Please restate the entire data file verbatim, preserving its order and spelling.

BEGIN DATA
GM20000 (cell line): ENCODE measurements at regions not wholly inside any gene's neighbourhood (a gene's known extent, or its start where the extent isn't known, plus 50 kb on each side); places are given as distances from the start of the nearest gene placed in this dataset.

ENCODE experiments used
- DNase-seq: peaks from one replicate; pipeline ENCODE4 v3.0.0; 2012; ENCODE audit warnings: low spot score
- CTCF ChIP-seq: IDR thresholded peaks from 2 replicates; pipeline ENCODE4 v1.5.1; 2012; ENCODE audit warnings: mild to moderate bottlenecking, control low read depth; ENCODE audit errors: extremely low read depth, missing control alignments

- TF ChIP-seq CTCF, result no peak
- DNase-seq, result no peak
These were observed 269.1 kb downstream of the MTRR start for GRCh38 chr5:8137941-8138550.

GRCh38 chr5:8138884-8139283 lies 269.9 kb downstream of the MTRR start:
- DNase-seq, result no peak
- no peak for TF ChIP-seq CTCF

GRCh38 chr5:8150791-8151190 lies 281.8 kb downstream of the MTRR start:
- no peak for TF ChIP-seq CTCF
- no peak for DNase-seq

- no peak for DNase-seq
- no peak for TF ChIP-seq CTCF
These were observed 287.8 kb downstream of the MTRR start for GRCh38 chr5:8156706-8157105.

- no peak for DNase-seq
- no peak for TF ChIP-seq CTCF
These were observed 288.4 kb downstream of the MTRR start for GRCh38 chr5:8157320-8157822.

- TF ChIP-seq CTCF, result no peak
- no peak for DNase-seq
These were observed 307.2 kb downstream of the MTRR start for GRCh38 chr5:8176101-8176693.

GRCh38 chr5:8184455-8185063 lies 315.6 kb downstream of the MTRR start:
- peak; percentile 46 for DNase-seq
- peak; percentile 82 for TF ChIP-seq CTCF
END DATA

GM20000 (cell line): ENCODE measurements at regions not wholly inside any gene's neighbourhood (a gene's known extent, or its start where the extent isn't known, plus 50 kb on each side); places are given as distances from the start of the nearest gene placed in this dataset.

ENCODE experiments used
- DNase-seq: peaks from one replicate; pipeline ENCODE4 v3.0.0; 2012; ENCODE audit warnings: low spot score
- CTCF ChIP-seq: IDR thresholded peaks from 2 replicates; pipeline ENCODE4 v1.5.1; 2012; ENCODE audit warnings: mild to moderate bottlenecking, control low read depth; ENCODE audit errors: extremely low read depth, missing control alignments

- TF ChIP-seq CTCF, result no peak
- DNase-seq, result no peak
These were observed 269.1 kb downstream of the MTRR start for GRCh38 chr5:8137941-8138550.

GRCh38 chr5:8138884-8139283 lies 269.9 kb downstream of the MTRR start:
- DNase-seq, result no peak
- no peak for TF ChIP-seq CTCF

GRCh38 chr5:8150791-8151190 lies 281.8 kb downstream of the MTRR start:
- no peak for TF ChIP-seq CTCF
- no peak for DNase-seq

- no peak for DNase-seq
- no peak for TF ChIP-seq CTCF
These were observed 287.8 kb downstream of the MTRR start for GRCh38 chr5:8156706-8157105.

- no peak for DNase-seq
- no peak for TF ChIP-seq CTCF
These were observed 288.4 kb downstream of the MTRR start for GRCh38 chr5:8157320-8157822.

- TF ChIP-seq CTCF, result no peak
- no peak for DNase-seq
These were observed 307.2 kb downstream of the MTRR start for GRCh38 chr5:8176101-8176693.

GRCh38 chr5:8184455-8185063 lies 315.6 kb downstream of the MTRR start:
- peak; percentile 46 for DNase-seq
- peak; percentile 82 for TF ChIP-seq CTCF